Leverage And Its Effects On Earnings - Financial Reporting and Analysis

The expense of debt financing is interest, a fixed charge dependent on the amount of financial principal and the rate of interest. Interest is a contractual obligation created by the borrowing agreement. In contrast to dividends, interest must be paid regardless of whether the firm is in a highly profitable period or not. An advantage of interest over dividends is its tax deductibility. Because the interest is subtracted to calculate taxable income, income tax expense is reduced.

Definition of Financial Leverage and Magnification Effects

The use of financing with a fixed charge (such as interest) is termed financial leverage. Financial leverage is successful if the firm earns more on the borrowed funds than it pays to use them. It is not successful if the firm earns less on the borrowed funds than it pays to use them. Using financial leverage results in a fixed financing charge that can materially affect the earnings available to the common shareholders.

Figure illustrates financial leverage and its magnification effects. In this illustration, earnings before interest and tax for the Dowell company are $1,000,000. Further, the firm has interest expense of $200,000 and a tax rate of 40%. The statement illustrates the effect of leverage on the return to the common stockholder. At earnings before interest and tax (EBIT) of $1,000,000, the net income is $480,000. If EBIT increases by 10% to

Dowell Company

Dowell Company

$1,100,000, as in the Figure, the net income rises by 12.5%. This magnification is caused by the fixed nature of interest expense. While earnings available to pay interest rise, interest remains the same, thus leaving more for the residual owners. Note that since the tax rate remains the same, earnings before tax change at the same rate as earnings after tax. Hence, this analysis could be made with either profit figure.

If financial leverage is used, a rise in EBIT will cause an even greater rise in net income, and a decrease in EBIT will cause an even greater decrease in net income. Looking again at the statement for the Dowell Company in Figure, when EBIT declined 20%, net income dropped from $480,000 to $360,000—a decline of $120,000, or 25%, based on the original $480,000.

The use of financial leverage, termed trading on the equity, is only successful if the rate of earnings on borrowed funds exceeds the fixed charges.

Computation of the Degree of Financial Leverage

The degree of financial leverage is the multiplication factor by which the net income changes as compared to the change in EBIT. One way of computing it follows:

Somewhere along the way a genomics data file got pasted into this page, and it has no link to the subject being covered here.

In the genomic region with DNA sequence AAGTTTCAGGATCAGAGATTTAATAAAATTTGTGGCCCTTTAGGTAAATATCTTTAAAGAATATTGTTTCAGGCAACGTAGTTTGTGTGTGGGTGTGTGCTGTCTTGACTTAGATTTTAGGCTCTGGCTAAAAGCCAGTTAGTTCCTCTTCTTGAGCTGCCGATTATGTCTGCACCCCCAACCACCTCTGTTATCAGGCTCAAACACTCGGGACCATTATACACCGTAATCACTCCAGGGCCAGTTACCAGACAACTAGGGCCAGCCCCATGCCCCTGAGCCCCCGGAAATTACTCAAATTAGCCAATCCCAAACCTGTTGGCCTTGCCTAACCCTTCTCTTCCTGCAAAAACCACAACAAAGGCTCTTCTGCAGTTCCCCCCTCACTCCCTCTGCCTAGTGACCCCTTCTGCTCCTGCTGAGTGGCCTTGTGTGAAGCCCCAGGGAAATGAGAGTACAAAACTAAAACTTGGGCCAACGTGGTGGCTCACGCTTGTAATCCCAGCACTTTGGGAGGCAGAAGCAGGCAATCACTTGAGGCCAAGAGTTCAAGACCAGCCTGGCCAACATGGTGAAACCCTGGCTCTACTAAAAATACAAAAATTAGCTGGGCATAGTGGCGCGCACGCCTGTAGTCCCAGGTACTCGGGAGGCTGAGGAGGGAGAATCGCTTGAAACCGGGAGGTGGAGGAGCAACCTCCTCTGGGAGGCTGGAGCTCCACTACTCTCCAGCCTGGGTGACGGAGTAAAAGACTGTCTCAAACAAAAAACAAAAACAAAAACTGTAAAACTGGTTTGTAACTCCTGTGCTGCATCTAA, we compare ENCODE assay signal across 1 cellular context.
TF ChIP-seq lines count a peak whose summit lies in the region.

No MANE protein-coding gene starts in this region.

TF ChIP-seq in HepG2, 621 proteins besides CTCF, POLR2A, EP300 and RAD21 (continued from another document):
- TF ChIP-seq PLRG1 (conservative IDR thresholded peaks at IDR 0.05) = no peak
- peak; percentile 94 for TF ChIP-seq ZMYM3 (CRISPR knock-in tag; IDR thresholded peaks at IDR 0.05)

Computation of the Degree of Financial Leverage

The degree of financial leverage is 1.25. From a base EBIT of $1,000,000, any change in EBIT will be accompanied by 1.25 times that change in net income. If net income before interest and tax rises 4%, earnings to the stockholder will rise 5%. If net income before interest and tax falls 8%, earnings to the stockholder will decline 10%. The degree of financial leverage (DFL) can be computed more easily as follows:

Degree of financial leverage

Note that the degree of financial leverage represents a particular base level of income.The degree of financial leverage may differ for other levels of income or fixed charges. The degree of financial leverage formula will not work precisely when the income statement includes any of the following items:

  1. Minority share of earnings
  2. Equity income
  3. Nonrecurring items
  4. Discontinued operations
  5. Extraordinary items
  6. Cumulative effect of change in an accounting principle

When any of these items are included, they should be eliminated from the numeratorand denominator. The all-inclusive formula follows:

Degree of financial leverage at Earnings

This formula results in the ratio by which earnings before interest, tax, minority share of earnings, equity income, and nonrecurring items will change in relation to a change in earnings before tax, minority share of earnings, equity income, and nonrecurring items. Inother words, it eliminates the minority share of earnings, equity income, and nonrecurring items from the degree of financial leverage.

Figure shows the degree of financial leverage for 1999 and 1998 for Nike. The degree of financial leverage is 1.06 for 1999 and 1.09 for 1998. This is a very low degree of financial leverage. Therefore, the financial leverage at the end of 1999 indicates that as earnings before interest changes, net income will change by 1.06 times that amount. If earnings before interest increases, the financial leverage will be favorable. If earnings before interest decreases, the financial leverage will be unfavorable. In periods of relatively low interest rates or declining interest rates, financial leverage looks more favorable than in periods of high interest rates or increasing interest rates.

Nike, Inc.

Degree of financial leverage

Summary of Financial Leverage

Two things are important in looking at financial leverage as part of financial analysis. First, how high is the degree of financial leverage? This is a type of risk (or opportunity) measurement from the viewpoint of the stockholder. The higher the degree of financial leverage, the greater the multiplication factor. Second, does the financial leverage work for or against the owners?

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